If that.

10:09 a.m.

Déjà vu. Let me tell you about some déjà vu.

For 20 years, my job took me to automobile races, mostly sanctioned by NASCAR, there to write and be merry. That gig ended with a thud when a newspaper eliminated my longtime position at the behest of its corporate lord.

(Monte Dutton photo)

Now I write novels. Four and a half years removed from my last on-site visit to a track, I finally wrote a novel about stock car racing. Its abrupt construction stemmed from a sudden nostalgia. For the first time, I missed racing, not just the paychecks and benefits.

Lightning in a Bottle first struck on a restless January morning after a sleepless night. Three months later, I self-published it. I didn’t want to go through the process of finding a publisher. I had only told three trustworthy people I was writing it. I wanted it to be a surprise.

A week ago, I went back to the track. I wrote about racing for a web site. I let it all hang out. What I wrote was well received. For a brief period, I was somebody again.

(Getty Images for NASCAR)

Now I’m safely back in exile, watching again from afar, writing a weekly column for a separate website, and a bit of the déjà vu still kicks in.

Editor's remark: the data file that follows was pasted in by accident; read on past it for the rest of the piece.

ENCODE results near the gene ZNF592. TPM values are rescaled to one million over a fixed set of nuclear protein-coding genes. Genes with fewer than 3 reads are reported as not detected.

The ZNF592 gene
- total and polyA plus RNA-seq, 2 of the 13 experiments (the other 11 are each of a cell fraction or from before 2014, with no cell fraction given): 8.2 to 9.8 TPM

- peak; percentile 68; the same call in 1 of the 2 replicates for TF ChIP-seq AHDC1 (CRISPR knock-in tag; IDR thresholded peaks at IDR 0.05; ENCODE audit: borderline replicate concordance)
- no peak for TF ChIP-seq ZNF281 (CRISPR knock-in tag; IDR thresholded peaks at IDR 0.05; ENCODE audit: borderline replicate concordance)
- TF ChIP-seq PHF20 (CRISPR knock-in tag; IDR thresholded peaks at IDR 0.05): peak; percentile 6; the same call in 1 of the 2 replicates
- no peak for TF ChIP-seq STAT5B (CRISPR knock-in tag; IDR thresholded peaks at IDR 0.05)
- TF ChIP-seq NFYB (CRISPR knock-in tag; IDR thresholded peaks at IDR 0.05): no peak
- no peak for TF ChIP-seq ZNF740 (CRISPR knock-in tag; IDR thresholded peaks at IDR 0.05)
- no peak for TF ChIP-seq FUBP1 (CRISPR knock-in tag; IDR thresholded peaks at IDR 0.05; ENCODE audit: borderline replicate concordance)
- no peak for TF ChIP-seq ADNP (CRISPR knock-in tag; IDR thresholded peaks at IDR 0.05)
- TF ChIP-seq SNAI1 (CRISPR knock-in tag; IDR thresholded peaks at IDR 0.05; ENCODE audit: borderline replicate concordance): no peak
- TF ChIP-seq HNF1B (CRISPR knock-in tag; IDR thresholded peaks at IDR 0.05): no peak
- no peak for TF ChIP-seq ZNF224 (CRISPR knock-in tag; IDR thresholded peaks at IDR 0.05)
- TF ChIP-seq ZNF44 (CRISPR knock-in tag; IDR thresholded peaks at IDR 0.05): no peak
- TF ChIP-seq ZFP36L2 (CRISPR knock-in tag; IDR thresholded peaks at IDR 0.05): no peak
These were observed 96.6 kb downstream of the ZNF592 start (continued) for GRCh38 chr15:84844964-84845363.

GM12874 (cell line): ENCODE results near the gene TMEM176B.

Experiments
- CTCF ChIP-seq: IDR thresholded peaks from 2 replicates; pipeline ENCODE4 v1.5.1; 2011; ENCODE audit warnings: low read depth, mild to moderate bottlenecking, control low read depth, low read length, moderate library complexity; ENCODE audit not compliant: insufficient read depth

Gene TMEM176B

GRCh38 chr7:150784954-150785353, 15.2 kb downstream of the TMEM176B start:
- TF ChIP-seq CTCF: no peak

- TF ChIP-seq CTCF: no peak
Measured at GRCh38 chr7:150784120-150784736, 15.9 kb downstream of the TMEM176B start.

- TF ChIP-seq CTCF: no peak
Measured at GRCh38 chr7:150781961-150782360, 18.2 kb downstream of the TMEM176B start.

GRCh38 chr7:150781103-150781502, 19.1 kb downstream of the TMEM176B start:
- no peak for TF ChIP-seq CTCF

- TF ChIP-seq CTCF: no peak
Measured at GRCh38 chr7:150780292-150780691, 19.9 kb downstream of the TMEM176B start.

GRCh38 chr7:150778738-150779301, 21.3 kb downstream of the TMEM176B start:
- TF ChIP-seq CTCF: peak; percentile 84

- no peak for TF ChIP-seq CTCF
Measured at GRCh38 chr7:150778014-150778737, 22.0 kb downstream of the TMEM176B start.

For instance, I thought, Wow, the Red Sox are in Baltimore on Dover weekend. If I was covering the race, I’d be at Camden Yards right now.

As the race-car drivers say, as if they were in Western movies, Whoa, boy. (After crashes, drivers since at least Sterling Marlin have said they couldn’t “get her whoaed down,” or “whoa’d down.”)

I’m sure the hustle and bustle would quickly grow old now that I am unused to long trips, and even when I take one, I drive so that I use the same time occupied that I would otherwise use waiting for canceled flights to be rebooked.

Besides, it’s cheaper that way, at least until the machinery fails.

 

(Steven Novak design)

If you’d like me to mail you a signed copy of Lightning in a Bottle, or any of my other novels, you can find my address and instructions at montedutton.com. (montedutton.com/blog/merchandise)

(Jennifer Skutelsky cover design)
(Jennifer Skutelsky cover design)

I’ve written six novels and a collection of short stories. I’ve also written a number of books about sports, mostly about NASCAR. You can find most of them here.

The Kindle versions of my books, where available, can be found above. Links below are to print editions.

LightningBottle_CVR_LRG
(Cover design by Steven Novak)

Lightning in a Bottle is the story of Barrie Jarman, the hope of stock car racing’s future. Barrie, a 18-year-old from Spartanburg, South Carolina, is both typical of his generation and a throwback to the sport’s glory days.